"Tragically," Koren said, "we have found that once in 2009 and again now in three additional cases, toddlers who underwent tonsillectomies for sleep apnea and then were treated with codeine were in that ultra-rapid metabolizer group that produce too much morphine. And we have every reason to believe there have been many more such cases, which of course almost certainly occurred in the past, but before anyone knew how to uncover the reason genetically."
About 2 percent to 3 percent of children have obstructive sleep apnea syndrome, which involves structural airway issues that interfere with breathing and, in turn, sleeping. And among those whose sleep apnea is caused by enlarged tonsils, tonsillectomy is often the treatment of choice.
In 70 percent to 80 percent of cases, such surgery successfully improves the patient's sleep apnea condition. And for the children in the recent case studies -- a 3-year old girl, a 4-year-old boy and a 5-year old boy -- the surgery itself was not the problem.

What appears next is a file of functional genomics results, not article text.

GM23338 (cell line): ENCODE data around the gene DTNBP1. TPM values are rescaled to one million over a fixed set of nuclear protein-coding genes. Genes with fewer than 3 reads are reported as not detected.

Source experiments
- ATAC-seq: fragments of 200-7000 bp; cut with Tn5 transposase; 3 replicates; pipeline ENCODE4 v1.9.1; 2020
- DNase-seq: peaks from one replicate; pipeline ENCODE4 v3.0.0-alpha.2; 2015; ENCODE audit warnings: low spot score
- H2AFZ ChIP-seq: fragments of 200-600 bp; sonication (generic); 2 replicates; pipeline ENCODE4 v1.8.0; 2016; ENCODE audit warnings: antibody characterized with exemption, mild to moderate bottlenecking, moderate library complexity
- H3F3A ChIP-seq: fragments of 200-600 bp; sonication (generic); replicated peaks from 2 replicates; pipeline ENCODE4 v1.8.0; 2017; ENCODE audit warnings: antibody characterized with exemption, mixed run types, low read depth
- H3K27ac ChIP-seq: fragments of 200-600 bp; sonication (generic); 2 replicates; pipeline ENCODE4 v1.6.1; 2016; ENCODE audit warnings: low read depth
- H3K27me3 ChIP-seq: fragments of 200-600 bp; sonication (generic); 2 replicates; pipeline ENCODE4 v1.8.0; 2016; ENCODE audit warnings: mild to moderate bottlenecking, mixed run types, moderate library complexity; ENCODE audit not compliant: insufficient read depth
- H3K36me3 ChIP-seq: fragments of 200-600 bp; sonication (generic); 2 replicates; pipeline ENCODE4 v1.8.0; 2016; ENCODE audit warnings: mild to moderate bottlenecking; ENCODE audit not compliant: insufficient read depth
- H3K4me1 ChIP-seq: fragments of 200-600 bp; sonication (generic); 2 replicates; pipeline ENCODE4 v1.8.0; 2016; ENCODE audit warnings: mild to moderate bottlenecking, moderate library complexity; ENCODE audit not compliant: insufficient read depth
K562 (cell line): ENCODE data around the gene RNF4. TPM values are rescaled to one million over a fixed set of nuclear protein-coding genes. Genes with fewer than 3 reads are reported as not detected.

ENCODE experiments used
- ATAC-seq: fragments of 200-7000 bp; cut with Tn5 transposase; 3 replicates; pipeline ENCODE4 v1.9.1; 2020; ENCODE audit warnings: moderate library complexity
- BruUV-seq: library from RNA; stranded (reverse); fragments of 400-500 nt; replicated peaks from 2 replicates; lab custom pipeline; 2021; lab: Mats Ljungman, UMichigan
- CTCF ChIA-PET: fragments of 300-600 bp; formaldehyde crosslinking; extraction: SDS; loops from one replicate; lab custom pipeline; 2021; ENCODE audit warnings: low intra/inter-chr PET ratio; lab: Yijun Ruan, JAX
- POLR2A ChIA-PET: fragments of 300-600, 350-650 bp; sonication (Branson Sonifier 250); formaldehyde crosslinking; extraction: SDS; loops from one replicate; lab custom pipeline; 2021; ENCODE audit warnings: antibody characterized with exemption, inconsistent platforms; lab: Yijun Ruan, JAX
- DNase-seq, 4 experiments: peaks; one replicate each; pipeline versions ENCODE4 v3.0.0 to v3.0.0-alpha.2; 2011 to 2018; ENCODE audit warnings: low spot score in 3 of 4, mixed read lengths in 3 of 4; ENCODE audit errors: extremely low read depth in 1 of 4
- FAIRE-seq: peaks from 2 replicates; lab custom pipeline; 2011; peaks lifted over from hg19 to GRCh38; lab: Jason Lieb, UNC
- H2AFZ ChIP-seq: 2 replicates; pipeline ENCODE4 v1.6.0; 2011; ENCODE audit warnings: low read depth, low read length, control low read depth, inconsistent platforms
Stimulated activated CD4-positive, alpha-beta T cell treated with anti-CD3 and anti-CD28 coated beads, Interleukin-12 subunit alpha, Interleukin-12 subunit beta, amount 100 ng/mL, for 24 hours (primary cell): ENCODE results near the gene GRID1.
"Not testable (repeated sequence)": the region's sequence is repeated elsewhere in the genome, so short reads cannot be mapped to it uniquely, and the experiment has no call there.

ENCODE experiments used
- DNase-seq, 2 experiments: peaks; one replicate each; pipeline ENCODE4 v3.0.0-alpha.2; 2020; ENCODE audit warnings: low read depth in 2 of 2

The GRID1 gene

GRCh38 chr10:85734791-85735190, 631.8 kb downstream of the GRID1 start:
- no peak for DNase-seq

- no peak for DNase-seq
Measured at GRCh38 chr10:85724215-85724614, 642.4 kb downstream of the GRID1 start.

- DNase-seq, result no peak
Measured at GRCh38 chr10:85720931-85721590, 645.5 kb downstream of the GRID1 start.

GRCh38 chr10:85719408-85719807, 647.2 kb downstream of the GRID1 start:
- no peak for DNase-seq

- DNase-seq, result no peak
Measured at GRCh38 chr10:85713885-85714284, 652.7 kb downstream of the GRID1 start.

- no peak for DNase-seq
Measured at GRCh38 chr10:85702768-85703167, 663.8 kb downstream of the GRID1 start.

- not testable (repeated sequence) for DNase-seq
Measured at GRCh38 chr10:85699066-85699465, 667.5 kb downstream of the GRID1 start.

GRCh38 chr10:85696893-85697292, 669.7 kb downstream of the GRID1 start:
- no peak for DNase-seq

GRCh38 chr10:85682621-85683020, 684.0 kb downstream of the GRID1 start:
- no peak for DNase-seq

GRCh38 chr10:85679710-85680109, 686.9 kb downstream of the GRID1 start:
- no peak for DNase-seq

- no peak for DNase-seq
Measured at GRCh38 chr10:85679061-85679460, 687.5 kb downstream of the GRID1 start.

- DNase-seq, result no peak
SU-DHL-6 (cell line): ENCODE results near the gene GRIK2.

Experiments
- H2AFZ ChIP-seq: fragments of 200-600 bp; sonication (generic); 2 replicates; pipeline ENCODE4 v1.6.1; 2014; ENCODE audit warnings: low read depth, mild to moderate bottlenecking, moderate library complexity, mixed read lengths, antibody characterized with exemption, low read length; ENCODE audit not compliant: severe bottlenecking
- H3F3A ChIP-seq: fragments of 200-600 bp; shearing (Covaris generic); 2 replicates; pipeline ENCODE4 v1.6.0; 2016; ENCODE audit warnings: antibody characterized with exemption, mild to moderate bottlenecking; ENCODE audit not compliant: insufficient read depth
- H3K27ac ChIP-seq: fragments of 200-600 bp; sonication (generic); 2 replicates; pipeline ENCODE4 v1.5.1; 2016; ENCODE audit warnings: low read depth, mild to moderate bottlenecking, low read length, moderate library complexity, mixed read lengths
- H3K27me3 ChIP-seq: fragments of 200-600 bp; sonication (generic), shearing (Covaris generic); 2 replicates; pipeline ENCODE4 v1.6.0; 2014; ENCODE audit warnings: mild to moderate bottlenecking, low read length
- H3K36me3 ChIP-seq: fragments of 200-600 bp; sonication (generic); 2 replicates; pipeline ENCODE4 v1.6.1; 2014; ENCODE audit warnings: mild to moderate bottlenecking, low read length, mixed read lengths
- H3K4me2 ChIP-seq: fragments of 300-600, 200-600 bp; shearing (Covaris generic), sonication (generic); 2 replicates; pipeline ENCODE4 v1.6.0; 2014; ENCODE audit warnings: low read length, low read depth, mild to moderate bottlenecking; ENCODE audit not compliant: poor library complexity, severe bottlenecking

Instead, because of their unidentified ability to overmetabolize codeine, their problems began with the codeine prescribed for pain management after the procedure.
After they were discharged from the hospital, lethargy and signs of heavy sedation set in, as well as other symptoms, including fever, impaired breathing and vomiting. Both boys died within 24 hours after being released from the hospital, while the girl was able to survive after readmission and mechanical ventilation support.
The researchers noted that screening tests for metabolizing mutations are available. But, many medical facilities remain unaware of the risks posed by such mutations. The tests are expensive, amounting to several hundred dollars each. As a result, such screenings are not currently a routine feature of preoperative hospital protocol.
Koren said that in Europe, physicians have long since replac
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